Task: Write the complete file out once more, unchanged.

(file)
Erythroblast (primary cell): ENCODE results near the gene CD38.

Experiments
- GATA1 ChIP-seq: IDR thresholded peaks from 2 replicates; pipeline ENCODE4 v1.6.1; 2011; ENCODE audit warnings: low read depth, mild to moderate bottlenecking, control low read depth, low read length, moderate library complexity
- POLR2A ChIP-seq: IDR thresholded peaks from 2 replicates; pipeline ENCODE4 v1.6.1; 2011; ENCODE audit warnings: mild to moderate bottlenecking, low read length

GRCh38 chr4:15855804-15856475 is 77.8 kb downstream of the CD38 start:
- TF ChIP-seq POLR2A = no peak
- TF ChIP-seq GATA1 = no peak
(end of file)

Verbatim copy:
Erythroblast (primary cell): ENCODE results near the gene CD38.

Experiments
- GATA1 ChIP-seq: IDR thresholded peaks from 2 replicates; pipeline ENCODE4 v1.6.1; 2011; ENCODE audit warnings: low read depth, mild to moderate bottlenecking, control low read depth, low read length, moderate library complexity
- POLR2A ChIP-seq: IDR thresholded peaks from 2 replicates; pipeline ENCODE4 v1.6.1; 2011; ENCODE audit warnings: mild to moderate bottlenecking, low read length

GRCh38 chr4:15855804-15856475 is 77.8 kb downstream of the CD38 start:
- TF ChIP-seq POLR2A = no peak
- TF ChIP-seq GATA1 = no peak